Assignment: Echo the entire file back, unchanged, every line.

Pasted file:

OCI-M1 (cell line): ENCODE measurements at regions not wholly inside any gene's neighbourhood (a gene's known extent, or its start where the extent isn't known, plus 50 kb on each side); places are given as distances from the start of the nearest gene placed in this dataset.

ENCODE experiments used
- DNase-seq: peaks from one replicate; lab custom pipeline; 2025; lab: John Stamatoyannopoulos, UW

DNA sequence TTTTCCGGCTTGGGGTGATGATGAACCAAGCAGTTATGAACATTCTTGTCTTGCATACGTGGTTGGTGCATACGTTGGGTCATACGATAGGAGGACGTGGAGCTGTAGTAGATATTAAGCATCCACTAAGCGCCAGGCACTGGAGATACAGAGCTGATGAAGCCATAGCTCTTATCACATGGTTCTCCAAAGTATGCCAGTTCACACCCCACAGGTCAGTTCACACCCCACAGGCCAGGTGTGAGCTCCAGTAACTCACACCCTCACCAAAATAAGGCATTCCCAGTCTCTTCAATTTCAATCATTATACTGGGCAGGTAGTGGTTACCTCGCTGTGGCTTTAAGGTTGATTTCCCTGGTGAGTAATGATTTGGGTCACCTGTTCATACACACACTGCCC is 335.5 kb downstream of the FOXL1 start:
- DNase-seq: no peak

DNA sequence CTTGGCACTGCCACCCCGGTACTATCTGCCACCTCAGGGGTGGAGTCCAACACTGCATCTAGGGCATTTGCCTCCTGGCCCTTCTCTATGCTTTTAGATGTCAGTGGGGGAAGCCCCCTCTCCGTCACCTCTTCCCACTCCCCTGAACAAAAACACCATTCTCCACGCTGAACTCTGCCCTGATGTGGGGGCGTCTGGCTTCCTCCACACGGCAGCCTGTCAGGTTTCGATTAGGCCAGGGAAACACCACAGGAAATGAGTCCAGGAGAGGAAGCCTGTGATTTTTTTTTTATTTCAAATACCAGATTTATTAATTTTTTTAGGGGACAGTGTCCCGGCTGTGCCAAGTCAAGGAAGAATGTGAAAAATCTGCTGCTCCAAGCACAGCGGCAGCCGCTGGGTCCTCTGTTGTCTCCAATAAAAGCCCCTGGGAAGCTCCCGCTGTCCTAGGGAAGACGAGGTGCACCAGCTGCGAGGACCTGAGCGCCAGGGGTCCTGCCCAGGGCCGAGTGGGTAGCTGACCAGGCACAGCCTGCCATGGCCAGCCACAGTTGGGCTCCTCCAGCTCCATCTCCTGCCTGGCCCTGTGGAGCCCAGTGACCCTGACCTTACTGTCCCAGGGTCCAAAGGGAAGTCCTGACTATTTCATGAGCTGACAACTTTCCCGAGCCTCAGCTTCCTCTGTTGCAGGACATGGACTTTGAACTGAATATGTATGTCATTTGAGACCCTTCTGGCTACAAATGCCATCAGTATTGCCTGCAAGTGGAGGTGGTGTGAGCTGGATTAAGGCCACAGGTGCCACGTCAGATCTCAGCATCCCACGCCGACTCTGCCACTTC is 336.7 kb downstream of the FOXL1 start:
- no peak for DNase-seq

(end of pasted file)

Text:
OCI-M1 (cell line): ENCODE measurements at regions not wholly inside any gene's neighbourhood (a gene's known extent, or its start where the extent isn't known, plus 50 kb on each side); places are given as distances from the start of the nearest gene placed in this dataset.

ENCODE experiments used
- DNase-seq: peaks from one replicate; lab custom pipeline; 2025; lab: John Stamatoyannopoulos, UW

DNA sequence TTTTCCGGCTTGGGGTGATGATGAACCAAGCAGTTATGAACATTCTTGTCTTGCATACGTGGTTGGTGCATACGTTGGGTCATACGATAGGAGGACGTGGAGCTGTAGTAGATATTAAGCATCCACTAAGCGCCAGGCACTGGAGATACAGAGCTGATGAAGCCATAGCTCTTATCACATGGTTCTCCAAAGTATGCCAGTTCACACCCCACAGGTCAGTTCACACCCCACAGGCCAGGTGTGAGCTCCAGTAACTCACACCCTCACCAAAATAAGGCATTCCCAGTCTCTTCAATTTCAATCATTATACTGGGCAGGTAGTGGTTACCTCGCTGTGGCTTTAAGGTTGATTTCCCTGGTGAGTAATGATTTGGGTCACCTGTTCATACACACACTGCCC is 335.5 kb downstream of the FOXL1 start:
- DNase-seq: no peak

DNA sequence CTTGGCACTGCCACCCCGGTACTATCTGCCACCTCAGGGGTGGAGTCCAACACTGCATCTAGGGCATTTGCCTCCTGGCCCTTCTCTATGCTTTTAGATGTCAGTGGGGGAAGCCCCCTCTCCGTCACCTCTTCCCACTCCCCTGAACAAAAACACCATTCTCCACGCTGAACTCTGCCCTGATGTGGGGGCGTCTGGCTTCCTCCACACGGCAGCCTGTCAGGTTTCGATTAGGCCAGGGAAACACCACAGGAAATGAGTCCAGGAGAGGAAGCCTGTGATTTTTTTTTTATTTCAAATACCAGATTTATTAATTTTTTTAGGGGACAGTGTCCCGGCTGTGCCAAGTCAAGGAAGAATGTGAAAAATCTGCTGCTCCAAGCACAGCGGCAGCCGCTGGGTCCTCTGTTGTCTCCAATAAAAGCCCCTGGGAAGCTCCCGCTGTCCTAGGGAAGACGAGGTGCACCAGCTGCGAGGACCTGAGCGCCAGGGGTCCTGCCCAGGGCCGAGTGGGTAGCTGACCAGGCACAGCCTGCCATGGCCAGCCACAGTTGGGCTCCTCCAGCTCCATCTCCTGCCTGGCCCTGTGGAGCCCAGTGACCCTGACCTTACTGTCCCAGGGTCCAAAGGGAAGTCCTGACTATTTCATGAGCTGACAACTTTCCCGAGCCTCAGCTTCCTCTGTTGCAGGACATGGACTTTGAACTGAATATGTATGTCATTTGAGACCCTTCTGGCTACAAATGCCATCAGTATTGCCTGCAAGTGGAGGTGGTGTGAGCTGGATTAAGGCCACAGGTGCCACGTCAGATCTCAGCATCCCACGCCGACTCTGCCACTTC is 336.7 kb downstream of the FOXL1 start:
- no peak for DNase-seq